Let’s start off by adding a new Content Editor Web Part. It doesn’t really matter whether you insert it in content or in a Web Part Zone. Next, edit the Web Part’s content and paste the widget’s code into the CEWP’s HTML source.

twitter widget’s code pasted into the HTML source of a Content Editor Web Part

Although, once again, you will see the warning about the HTML source being possibly modified, when you save the page the widget will appear on the page.

twitter widget embedded on a page using the Content Editor Web Part

Imagine however, that at some point you wanted to change something about the widget. The moment you choose to edit the CEWP’s content, the widget will appear twice in the contents!

twitter widget displayed two times while editing the Content Editor Web Part

Although the widget doesn’t disappear, it’s almost impossible to modify it once added to the page. Every time you would need to change something about the widget you would have to reinsert it on the page.

It’s worth noting that you won’t experience this behavior with all widgets. Embedding YouTube videos for example works okay, as the widget consists only of an iframe which is rendered properly within a Content Editor Web Part.

Using widgets with the Content Editor Web Part and external files

Editing HTML directly in the Content Editor Web Part is not the only way to make it display some content. The CEWP also allows you to embed a piece of HTML from an external file. The great thing about it is that the CEWP doesn’t use iframe but embeds the HTML file directly in the page which is great for using widgets.

Embedding widgets by linking a Content Editor Web Part doesn’t introduce any limitations and works as you would expect it to, allowing you to embed all kinds of widgets in SharePoint pages.

twitter search widget embedded by linking a Content Editor Web Part to an external file

The only downside of using this approach is that every widget has to be a separate file stored somewhere in your Site Collection. Unless you have a good strategy of how to keep track which file contains what widget, you can very easily loose track of them – especially if you’re using multiple different widgets across your site. Luckily SharePoint offers you a little help.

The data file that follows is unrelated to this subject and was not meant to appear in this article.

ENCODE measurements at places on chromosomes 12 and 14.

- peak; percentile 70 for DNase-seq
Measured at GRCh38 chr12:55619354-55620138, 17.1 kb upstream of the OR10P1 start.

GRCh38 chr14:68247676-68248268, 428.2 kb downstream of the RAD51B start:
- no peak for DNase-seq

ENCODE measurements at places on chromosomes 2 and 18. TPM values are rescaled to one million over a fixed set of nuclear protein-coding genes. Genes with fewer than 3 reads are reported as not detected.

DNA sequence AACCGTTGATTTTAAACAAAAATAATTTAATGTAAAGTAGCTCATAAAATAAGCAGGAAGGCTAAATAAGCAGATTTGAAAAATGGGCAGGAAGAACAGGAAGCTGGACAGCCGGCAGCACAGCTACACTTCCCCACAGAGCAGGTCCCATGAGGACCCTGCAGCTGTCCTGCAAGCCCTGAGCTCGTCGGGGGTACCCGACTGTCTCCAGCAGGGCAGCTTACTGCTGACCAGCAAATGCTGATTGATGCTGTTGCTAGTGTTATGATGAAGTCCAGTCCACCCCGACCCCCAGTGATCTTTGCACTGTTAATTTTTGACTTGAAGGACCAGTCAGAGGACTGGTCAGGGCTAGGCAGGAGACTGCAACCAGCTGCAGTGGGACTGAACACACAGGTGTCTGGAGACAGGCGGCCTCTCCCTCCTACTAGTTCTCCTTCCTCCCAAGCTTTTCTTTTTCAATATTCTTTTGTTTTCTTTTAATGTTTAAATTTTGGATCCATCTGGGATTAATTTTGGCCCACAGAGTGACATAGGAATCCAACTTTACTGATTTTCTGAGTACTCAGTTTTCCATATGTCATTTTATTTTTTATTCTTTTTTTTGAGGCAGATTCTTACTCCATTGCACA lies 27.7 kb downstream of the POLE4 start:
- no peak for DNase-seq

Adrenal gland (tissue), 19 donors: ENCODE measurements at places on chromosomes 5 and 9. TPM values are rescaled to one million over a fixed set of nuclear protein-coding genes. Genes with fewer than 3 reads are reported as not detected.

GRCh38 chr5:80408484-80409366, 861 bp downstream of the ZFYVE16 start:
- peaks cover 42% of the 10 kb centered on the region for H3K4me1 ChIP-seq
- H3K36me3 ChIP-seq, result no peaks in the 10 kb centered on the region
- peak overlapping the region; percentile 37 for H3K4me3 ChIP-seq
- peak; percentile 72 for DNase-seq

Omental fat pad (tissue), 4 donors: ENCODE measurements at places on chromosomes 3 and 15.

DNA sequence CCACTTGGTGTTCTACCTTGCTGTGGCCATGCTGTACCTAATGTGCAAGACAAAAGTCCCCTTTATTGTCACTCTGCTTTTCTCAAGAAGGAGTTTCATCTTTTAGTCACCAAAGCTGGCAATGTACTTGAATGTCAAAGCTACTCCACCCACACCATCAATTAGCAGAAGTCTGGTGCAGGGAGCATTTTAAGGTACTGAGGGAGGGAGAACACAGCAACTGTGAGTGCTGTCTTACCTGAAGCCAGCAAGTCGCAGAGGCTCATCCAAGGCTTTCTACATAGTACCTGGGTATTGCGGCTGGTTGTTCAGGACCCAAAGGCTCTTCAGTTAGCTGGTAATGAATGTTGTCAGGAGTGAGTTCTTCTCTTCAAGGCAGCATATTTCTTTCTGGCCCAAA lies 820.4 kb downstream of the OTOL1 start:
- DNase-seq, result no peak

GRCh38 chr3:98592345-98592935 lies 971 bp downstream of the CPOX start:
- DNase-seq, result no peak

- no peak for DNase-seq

Tracking usage of widget files

You can track usage of your widget files within your Site Collection by using the Manage Content and Structure tool. For this, from the Site Actions menu choose the Manage Content and Structure option.

The Manage Content and Structure option highlighted in the Site Actions menu

Next, in the tree view select the Document Library that contains your widget files.

Documents Library selected in the Manage Content and Structure tool

In the Documents View open the drop-down menu of the file for which you want to see where it’s being used on the Site Collection and choose the View Related Resources option.

The View Related Resources option highlighted in the context menu

After clicking the option, the Document View will split and the bottom part of the screen will contain a list of all the pages where the widget file is being used on.

A list of pages using the twitter search widget


Widgets can help you enrich your website and surface content from other sources. Unfortunately using widgets on SharePoint websites is not without challenges. Embedding widgets’ code in separate files and linking to them using the Content Editor Web Part is the only way available using the standard functionality to embed widgets on pages. To keep track of where which widgets are being used you can use the Manage Content and Structure tool provided with SharePoint. In the next article I will show you how you can embed widgets in pages using the Mavention Widgets Sandboxed Web Part if you find working with external files too inconvenient.